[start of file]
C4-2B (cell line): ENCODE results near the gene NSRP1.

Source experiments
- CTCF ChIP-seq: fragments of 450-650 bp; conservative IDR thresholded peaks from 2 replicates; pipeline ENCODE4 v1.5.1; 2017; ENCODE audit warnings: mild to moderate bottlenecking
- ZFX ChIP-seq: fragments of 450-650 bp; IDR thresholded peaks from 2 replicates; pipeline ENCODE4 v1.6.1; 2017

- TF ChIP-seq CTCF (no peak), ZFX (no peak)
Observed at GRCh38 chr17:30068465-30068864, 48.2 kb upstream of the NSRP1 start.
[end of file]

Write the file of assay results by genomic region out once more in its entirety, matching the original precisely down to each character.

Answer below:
C4-2B (cell line): ENCODE results near the gene NSRP1.

Source experiments
- CTCF ChIP-seq: fragments of 450-650 bp; conservative IDR thresholded peaks from 2 replicates; pipeline ENCODE4 v1.5.1; 2017; ENCODE audit warnings: mild to moderate bottlenecking
- ZFX ChIP-seq: fragments of 450-650 bp; IDR thresholded peaks from 2 replicates; pipeline ENCODE4 v1.6.1; 2017

- TF ChIP-seq CTCF (no peak), ZFX (no peak)
Observed at GRCh38 chr17:30068465-30068864, 48.2 kb upstream of the NSRP1 start.